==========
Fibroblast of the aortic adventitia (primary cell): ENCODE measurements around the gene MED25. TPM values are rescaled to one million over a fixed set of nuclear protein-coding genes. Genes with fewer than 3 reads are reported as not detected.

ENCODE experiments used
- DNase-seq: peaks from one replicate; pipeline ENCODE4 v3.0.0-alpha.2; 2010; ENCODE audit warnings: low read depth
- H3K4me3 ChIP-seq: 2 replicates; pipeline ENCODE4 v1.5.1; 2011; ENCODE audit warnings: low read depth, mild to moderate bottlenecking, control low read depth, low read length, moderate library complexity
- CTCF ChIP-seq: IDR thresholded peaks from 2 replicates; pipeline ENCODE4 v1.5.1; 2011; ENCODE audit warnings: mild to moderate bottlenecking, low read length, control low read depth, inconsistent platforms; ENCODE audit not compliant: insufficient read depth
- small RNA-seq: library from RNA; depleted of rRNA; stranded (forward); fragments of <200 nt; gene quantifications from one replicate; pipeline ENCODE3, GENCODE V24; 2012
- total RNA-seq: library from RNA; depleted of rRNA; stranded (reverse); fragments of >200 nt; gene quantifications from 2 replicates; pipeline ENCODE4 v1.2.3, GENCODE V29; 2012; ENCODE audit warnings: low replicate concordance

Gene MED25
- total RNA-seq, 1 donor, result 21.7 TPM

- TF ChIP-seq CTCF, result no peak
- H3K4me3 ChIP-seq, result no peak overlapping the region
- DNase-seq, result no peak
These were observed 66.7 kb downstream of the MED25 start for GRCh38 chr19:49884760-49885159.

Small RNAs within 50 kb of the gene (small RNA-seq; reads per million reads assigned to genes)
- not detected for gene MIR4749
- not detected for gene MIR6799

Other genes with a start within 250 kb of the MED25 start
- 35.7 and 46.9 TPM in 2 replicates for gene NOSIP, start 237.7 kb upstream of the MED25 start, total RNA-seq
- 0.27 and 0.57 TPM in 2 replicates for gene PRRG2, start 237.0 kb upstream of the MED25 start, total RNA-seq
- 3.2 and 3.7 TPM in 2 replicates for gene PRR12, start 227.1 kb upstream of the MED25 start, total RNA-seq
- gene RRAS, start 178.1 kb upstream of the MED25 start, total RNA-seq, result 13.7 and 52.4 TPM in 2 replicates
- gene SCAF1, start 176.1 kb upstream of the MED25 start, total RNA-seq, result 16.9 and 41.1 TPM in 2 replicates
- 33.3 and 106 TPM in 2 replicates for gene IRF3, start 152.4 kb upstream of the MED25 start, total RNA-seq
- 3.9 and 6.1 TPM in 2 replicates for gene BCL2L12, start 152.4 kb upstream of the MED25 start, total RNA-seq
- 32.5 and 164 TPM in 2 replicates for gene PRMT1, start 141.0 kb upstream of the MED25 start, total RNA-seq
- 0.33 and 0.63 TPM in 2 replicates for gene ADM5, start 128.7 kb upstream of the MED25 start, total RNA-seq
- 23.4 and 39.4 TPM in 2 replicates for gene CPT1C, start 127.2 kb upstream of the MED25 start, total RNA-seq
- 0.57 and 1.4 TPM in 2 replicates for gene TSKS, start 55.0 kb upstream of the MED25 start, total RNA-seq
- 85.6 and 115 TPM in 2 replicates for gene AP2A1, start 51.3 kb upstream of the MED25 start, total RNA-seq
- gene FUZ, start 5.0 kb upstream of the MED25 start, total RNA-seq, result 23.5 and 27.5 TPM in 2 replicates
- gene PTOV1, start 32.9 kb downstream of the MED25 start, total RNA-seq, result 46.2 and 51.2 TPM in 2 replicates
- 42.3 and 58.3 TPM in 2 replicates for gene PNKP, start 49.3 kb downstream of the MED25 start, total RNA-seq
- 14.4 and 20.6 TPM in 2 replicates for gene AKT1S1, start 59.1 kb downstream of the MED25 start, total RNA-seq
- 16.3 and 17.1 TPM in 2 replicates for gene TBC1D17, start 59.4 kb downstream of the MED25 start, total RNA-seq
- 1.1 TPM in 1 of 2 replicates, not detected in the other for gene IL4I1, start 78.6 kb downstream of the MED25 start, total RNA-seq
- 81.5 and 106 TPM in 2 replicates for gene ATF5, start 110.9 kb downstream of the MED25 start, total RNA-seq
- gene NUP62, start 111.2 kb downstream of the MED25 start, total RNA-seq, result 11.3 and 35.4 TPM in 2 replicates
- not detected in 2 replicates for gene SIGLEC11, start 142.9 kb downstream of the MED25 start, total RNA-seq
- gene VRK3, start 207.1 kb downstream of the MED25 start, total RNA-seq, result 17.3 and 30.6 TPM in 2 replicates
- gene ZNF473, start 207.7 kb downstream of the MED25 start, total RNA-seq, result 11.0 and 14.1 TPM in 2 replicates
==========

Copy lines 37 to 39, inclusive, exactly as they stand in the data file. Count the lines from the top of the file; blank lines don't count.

- gene NUP62, start 111.2 kb downstream of the MED25 start, total RNA-seq, result 11.3 and 35.4 TPM in 2 replicates
- not detected in 2 replicates for gene SIGLEC11, start 142.9 kb downstream of the MED25 start, total RNA-seq
- gene VRK3, start 207.1 kb downstream of the MED25 start, total RNA-seq, result 17.3 and 30.6 TPM in 2 replicates